Weekends at the Wheatsheaf 1950s

Ghost Walks

You could listen to the ventriloquist on the wireless,

You could watch your dad build a television set,

It looked good in the shed but irritated the neighbours who had tellies

Cuz it transmitted rather than received and interfered with their legit reception,

You could sit on the arm of a chair,

Pretend it was a horse and you were the Lone Ranger,

When at last you got a proper telly,

You could think that Swindon must be really important,

Cuz when you went on day trips to Weston or Weymouth,

Everybody else seemed to come from Swindon too,

You could think that suburbs of Swindon,

Like Upper and Lower Stratton were proper rural villages,

Especially when out the back at the Wheatsheaf,

In a sort of green tin corrugated structure

Sipping Vimto (anagram of vomit) in the dark,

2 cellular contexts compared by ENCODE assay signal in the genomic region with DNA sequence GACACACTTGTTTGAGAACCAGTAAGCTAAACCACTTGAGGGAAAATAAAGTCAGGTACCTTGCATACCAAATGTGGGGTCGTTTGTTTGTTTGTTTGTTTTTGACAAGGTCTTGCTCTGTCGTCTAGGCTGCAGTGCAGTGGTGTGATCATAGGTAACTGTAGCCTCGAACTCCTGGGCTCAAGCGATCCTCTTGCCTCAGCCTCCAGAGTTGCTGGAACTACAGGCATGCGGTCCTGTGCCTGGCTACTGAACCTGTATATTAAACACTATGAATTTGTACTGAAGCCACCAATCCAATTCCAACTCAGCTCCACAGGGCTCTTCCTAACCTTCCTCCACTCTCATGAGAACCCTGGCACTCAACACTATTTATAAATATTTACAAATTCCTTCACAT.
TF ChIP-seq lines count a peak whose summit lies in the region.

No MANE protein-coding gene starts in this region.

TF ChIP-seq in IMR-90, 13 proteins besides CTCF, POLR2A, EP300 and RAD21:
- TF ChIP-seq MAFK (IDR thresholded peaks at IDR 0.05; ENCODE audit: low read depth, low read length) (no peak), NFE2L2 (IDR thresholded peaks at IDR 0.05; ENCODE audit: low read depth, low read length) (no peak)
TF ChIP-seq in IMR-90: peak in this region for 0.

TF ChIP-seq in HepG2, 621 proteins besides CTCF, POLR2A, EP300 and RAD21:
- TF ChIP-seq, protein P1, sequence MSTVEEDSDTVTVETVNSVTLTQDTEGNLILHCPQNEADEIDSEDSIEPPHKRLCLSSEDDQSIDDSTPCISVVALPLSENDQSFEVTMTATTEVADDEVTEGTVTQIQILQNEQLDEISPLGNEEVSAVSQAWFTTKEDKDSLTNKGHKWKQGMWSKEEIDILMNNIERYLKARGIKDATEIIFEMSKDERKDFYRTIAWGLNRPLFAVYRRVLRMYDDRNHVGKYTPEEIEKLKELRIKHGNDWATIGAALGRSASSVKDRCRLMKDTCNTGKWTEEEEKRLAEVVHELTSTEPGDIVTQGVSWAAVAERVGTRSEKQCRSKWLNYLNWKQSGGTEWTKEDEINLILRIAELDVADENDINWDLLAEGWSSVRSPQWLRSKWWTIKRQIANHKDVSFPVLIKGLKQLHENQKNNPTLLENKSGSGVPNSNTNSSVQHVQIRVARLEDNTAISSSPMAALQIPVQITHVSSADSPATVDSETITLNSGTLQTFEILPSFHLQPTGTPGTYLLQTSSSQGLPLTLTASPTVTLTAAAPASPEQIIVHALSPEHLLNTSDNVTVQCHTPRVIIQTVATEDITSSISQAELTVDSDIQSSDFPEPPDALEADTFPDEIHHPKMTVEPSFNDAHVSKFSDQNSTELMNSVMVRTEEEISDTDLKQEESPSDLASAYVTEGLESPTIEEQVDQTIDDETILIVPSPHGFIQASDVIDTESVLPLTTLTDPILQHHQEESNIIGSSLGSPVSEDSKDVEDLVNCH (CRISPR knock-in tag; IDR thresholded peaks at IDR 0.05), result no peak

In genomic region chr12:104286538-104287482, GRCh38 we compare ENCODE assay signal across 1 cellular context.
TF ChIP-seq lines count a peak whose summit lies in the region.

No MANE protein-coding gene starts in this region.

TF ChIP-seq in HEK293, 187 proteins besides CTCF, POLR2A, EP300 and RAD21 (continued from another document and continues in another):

Absent-mindedly eating blue bags of salt,

Gathered from out of your bag of potato crisps,

Pressing your face against the small window,

That opened a light into the public bar,

Where all was high spirits and sing song,

And where grown-ups seemed to be behaving

In a most un-grown up way;

And you glimpsed the difference in meaning

Between a public and a private house,

You began to appreciate what that arcane term meant:

‘Licensed premises’,

For this was a world far away from mars bars and sweets

In the much frequented off-licence.

This was incomprehension,

And yet comprehension.

Wide-eyed perception.

A Damascene revelation.

Life wouldn’t be the same again.

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